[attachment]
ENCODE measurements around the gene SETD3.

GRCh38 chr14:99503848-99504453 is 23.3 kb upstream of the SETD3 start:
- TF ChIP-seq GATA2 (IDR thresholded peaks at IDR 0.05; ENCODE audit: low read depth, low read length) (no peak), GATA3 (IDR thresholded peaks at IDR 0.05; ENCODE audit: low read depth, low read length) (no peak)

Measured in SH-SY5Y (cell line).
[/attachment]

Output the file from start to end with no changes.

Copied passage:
ENCODE measurements around the gene SETD3.

GRCh38 chr14:99503848-99504453 is 23.3 kb upstream of the SETD3 start:
- TF ChIP-seq GATA2 (IDR thresholded peaks at IDR 0.05; ENCODE audit: low read depth, low read length) (no peak), GATA3 (IDR thresholded peaks at IDR 0.05; ENCODE audit: low read depth, low read length) (no peak)

Measured in SH-SY5Y (cell line).